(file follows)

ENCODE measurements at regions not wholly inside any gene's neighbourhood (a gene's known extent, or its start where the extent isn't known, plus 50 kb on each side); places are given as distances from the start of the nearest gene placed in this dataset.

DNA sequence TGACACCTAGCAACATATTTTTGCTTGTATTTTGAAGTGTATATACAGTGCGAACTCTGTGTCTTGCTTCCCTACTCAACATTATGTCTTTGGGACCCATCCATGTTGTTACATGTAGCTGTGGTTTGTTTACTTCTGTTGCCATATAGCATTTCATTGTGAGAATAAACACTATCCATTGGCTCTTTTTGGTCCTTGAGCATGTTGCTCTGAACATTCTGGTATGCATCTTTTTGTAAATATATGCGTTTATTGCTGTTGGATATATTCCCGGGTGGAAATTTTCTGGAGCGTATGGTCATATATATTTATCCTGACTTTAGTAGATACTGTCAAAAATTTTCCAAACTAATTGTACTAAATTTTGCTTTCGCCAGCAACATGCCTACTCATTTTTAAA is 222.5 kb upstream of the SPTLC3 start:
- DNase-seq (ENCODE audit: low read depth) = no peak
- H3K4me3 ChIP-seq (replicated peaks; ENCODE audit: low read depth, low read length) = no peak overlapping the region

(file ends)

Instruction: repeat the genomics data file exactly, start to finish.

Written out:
ENCODE measurements at regions not wholly inside any gene's neighbourhood (a gene's known extent, or its start where the extent isn't known, plus 50 kb on each side); places are given as distances from the start of the nearest gene placed in this dataset.

DNA sequence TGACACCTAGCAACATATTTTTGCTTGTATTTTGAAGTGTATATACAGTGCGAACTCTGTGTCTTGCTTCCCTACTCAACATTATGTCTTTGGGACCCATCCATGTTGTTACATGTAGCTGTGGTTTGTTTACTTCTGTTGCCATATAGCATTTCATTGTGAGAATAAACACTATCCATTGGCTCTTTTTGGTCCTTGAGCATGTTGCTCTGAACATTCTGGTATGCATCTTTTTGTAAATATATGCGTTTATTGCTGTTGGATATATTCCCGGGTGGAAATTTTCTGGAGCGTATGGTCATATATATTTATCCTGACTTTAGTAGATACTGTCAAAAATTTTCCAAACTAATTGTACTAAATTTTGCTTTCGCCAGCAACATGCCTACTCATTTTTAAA is 222.5 kb upstream of the SPTLC3 start:
- DNase-seq (ENCODE audit: low read depth) = no peak
- H3K4me3 ChIP-seq (replicated peaks; ENCODE audit: low read depth, low read length) = no peak overlapping the region